New study:

European leather use could determine future of the Brazilian Amazon

A new study commissioned by the Rainforest Foundation Norway found that the law on deforestation-free products passed by The European Union may have a significant impact on the economic viability of slaughterhouses in the Brazilian Amazon.

TRANSPORT: Cattle transport in the Brazilian Amazon. Photo: Victor Moriyama/RFN

By José de Melo and Tim Steinweg.

The law may shift the demand for leather away from slaughterhouses with high-deforestation risks, turning these facilities into loss-making assets and reducing the attractiveness of future investments.

Cattle ranching is the leading cause of deforestation in the Brazilian Amazon. Europe’s reliance on cattle that grazes on recently deforested land for its leather has numerous negative impacts on the rainforest and its inhabitants, including climate change, shifts in rainfall patterns, and harm to indigenous communities.

The law on deforestation-free products passed by The European Union last year made it obligatory for companies to guarantee that goods placed in the EU market have not led to deforestation and forest degradation. Leather is one of the commodities that lies within the scope of this new regulation, and slaughterhouses that fail to comply with these new regulations may no longer be able to sell leather to European customers.

DEFORESTATION: Cattle ranching is the leading cause of deforestation in the Brazilian Amazon.

Misleading narrative

The narrative that leather is a waste product ignores the fact that leather sales account for a big share of the profit margins of slaughterhouses. In 2021 alone, the leather goods market was valued at more than 700 billion USD.

We are surrounded by leather products. Furniture, fashion accessories and car interiors all have leather in common. But leather has not been given the same amount of attention when it comes to deforestation risks compared to other commodities such as soy and palm oil. This is largely due to the misleading narrative that leather is a waste product of the beef industry and therefore buying leather is a form of recycling.

The report, developed by the Brazilian economic research institute NINT and commissioned by the Rainforest Foundation Norway, found that in many cases leather is crucial for the economic performance of slaughterhouses and therefore cannot be dismissed as a waste product.

SLAUGHTERHOUSE: Cattle hides are processed into leather at a Brazilian slaughterhouse. Leather sales account for a big share of the profit margins of slaughterhouses. Photo: Victor Moriyama/RFN

Increased economic risks

The new report has mapped the economic importance of hides and skins for slaughterhouses in Brazil in light of the new European regulation.

The EU- regulations on deforestation-free products can create an economic imperative for change in investing in leather production in the Brazilian Amazon. The regulations may have a significant impact on the leather industry, especially on European manufacturers with their great appetite for leather, and will put non-compliant slaughterhouses at risk of becoming stranded. The new study has found that existing slaughterhouses operating with profit margins of 2% or less would cease to be viable businesses if they can no longer supply to the European market. Investment in new slaughterhouses would only make sense if expected profit margins sit above 13%.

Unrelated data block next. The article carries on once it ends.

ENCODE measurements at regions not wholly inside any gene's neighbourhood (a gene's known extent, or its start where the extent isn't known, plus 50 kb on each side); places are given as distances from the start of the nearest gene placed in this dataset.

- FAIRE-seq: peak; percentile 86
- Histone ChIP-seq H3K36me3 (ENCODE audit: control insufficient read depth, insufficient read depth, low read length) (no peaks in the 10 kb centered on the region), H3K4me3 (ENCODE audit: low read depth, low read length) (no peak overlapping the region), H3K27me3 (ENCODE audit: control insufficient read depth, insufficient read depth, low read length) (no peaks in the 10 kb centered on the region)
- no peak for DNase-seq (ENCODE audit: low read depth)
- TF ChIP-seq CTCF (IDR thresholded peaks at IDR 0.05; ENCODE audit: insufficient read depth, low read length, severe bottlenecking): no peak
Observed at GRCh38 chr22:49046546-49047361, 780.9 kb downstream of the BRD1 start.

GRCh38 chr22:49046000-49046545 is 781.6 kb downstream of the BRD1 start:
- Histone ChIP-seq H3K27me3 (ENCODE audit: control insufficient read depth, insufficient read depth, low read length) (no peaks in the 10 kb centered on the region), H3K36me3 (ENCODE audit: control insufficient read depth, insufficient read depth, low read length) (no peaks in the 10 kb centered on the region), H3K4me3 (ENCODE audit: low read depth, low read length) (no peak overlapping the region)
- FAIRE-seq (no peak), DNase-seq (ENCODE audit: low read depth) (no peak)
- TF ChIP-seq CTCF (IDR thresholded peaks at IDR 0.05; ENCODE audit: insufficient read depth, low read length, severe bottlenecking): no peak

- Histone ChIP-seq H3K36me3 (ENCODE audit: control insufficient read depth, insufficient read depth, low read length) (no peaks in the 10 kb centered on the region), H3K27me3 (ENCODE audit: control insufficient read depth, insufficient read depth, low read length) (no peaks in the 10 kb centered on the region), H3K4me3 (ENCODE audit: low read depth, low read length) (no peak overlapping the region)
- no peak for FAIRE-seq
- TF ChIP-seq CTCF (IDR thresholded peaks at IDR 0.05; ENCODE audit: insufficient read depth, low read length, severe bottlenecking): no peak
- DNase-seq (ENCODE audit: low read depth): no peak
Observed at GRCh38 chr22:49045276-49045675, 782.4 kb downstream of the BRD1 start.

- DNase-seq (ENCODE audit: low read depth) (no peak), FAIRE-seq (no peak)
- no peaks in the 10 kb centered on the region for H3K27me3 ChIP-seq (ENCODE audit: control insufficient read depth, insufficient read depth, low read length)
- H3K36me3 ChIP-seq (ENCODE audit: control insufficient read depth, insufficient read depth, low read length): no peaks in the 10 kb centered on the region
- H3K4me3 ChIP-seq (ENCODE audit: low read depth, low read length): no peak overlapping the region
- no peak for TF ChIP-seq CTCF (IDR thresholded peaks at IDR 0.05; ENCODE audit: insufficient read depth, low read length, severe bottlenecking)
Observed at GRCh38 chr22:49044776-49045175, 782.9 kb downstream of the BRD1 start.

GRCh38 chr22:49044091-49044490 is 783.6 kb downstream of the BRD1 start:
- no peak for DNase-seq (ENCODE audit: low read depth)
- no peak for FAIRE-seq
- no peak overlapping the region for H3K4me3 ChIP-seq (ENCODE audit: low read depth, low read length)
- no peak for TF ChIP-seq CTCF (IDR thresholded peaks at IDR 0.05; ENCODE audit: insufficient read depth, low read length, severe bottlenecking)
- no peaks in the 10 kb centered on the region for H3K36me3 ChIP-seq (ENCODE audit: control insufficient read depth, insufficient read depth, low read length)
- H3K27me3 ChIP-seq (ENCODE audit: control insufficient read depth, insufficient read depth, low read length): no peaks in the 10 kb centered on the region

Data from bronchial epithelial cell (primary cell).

Cattle ranchers, slaughterhouses, tanneries and meatpacking companies in Brazil will all need to comply with European jurisdiction in order to keep their profit margins. This is especially valid for slaughterhouses with higher exposure to the EU markets.

This is why investors, shareholders, banks and entrepreneurs should be cautious before expanding slaughterhouse capacity in the Brazilian Amazon.

Imperative for change

Around a quarter of the hides and skins that originated in Brazil in 2021 ended in the EU, with the automotive, footwear and furniture industries being the main end users of Brazilian leather.

The study found that slaughterhouses in the Brazilian states of Amazonas, Tocantins, Goiás and Maranhão are more exposed to the European market and, therefore, more likely to be affected by the new regulation.

The change in demand caused by the new EUDR will create an imperative for change in the sector.

The facts: Why is leather production bad for the rainforest?

  • Cattle ranching is the leading cause of deforestation in the Amazon. Around 75% of all deforested trees in the last 10 years were cut down to provide space for cattle grazing, slaughterhouses and tanneries.
  • The deforestation caused by the leather industry contributes to destabilizing the world’s climate. Deforestation decreases Amazon’s transpiration which in turn decreases humidity and rainfall in several adjacent areas to the Amazon.
  • Deforestation also increases global greenhouse gas emissions in circulation since trees are important for absorbing carbon dioxide from the atmosphere, so the destruction of rainforests contributes to climate change.
  • The leather tanning process involves the use of large amounts of water and chemicals, contaminating rivers and groundwater and harming local wildlife and ecosystems.
  • Deforestation and pollution caused by the leather industry often negatively impact indigenous communities that depend on the rainforest for their daily life and cultural traditions.


José de Melo

Senior Cattle Supply Chain Adviser, Deforestation-free Markets
(+47) 406 15 292

The impact of a shift in global demand for leather on Brazilian slaughterhouses